Since then I have implemented my idea! The result is Coconut Shell. It is a combined shell and terminal. It is intended to look and behave much the same as Bash + GNOME Terminal. I am now using it as my main shell/terminal.
I find the most useful feature is finish notifications: When a long-running command finishes, it flashes the window's task bar icon. A trivial example:
Now I no longer have to keep checking minimised windows to see whether a build has finished or whether packages have finished downloading and installing.
It works with tabs too:
This had an unforeseen benefit. It helps when I'm testing GUI applications. When I close down the GUI application, the tab that I ran the application from gets highlighted, which makes it easier to find the tab to re-run the app from. I don't search through windows as much as I used to. (I tend to have a lot of terminal windows and tabs open at a time!)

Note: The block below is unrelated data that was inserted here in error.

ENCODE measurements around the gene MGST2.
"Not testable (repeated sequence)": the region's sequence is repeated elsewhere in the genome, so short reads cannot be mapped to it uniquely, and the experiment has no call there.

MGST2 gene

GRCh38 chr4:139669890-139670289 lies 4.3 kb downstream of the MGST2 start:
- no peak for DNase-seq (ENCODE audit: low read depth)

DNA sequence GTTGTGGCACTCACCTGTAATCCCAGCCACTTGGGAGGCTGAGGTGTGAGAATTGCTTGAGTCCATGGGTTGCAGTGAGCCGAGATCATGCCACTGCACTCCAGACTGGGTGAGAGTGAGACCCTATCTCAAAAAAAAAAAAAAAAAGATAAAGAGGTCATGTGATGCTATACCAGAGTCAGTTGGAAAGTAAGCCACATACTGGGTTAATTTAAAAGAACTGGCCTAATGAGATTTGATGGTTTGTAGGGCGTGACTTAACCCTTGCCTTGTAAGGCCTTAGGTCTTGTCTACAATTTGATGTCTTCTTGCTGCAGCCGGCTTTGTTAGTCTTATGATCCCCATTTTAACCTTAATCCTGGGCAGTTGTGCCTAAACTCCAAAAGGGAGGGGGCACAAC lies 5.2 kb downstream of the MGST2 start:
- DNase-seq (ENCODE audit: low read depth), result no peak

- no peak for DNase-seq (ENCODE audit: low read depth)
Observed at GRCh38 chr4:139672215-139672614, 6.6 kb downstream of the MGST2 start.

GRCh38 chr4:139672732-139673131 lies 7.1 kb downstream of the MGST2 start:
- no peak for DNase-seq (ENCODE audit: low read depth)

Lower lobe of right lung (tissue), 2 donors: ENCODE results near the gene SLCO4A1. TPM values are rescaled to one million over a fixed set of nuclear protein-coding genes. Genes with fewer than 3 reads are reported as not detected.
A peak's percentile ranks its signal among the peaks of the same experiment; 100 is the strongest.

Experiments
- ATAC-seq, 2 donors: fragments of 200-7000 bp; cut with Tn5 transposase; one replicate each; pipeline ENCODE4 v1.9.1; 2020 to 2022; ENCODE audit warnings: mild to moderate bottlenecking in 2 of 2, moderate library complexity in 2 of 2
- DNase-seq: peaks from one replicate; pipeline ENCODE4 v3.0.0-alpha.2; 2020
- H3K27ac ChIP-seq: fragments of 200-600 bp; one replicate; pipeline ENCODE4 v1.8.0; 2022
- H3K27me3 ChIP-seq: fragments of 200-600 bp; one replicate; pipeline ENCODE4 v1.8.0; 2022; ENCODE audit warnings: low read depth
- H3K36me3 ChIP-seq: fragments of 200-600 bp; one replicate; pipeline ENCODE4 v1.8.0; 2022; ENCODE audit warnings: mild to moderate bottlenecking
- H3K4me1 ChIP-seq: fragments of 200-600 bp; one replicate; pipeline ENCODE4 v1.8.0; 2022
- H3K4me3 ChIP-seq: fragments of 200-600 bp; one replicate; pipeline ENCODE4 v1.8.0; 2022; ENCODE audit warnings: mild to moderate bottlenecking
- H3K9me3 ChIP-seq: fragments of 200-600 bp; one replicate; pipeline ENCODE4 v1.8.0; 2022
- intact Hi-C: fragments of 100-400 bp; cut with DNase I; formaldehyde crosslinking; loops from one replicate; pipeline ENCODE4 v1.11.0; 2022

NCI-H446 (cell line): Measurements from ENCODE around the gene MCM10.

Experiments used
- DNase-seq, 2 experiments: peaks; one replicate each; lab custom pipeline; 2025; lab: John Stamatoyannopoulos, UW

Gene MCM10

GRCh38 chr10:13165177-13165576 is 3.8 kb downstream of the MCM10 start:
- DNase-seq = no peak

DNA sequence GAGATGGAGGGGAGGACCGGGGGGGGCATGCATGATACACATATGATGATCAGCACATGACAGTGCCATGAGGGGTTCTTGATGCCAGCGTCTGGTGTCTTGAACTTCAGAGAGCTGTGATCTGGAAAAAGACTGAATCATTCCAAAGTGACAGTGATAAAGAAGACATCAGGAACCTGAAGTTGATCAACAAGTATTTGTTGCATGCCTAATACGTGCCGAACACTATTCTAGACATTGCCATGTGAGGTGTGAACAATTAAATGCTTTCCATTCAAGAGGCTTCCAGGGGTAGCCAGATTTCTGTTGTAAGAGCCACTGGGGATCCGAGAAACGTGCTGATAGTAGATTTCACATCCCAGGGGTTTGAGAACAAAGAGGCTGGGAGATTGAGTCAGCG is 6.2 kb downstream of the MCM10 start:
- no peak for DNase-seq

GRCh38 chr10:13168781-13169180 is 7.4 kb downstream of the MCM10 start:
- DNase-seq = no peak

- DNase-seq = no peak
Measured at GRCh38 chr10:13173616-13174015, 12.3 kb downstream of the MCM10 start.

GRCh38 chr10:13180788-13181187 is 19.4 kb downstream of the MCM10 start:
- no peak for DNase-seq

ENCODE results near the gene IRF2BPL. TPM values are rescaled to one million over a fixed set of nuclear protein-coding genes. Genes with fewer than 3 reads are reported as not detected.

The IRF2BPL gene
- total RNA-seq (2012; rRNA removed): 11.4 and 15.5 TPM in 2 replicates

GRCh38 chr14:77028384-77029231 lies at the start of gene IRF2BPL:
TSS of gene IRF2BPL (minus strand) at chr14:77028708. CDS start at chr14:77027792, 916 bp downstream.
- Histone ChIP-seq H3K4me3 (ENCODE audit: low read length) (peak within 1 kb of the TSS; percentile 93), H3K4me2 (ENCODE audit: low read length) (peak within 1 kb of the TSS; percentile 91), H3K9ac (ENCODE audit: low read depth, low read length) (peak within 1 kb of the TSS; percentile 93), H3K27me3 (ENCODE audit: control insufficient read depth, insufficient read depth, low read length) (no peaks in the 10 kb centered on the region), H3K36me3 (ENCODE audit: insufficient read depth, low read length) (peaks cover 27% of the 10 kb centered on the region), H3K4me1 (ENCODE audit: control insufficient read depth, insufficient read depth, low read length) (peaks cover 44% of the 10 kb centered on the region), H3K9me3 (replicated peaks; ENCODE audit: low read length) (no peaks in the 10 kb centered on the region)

How it works:
Coconut Shell is implemented in Python. The terminal and shell run in the same process. It uses libvte to provide the terminal emulator widget -- the same as GNOME Terminal. It uses Pyrepl as a readline-alike to read commands from the terminal.
Normal shells rely on Unix process groups to stop backgrounded jobs from reading from the terminal. Coconut Shell doesn't rely on process groups in the same way. Instead, it creates a new TTY FD pair for every command it launches, and it forwards input and output to and from the terminal. This is partly out of necessity (process groups get in the way of reading from multiple TTY FDs at the same time), and partly because it is more robust. It stops jobs from interfering with each other and making themselves unbackgroundable. It also demonstrates that Unix never needed the whole sorry mess of process groups and session IDs and the weirdness they inflict on TTY file descriptors, because job control can be done by forwarding IO instead.
There's more information on the home page.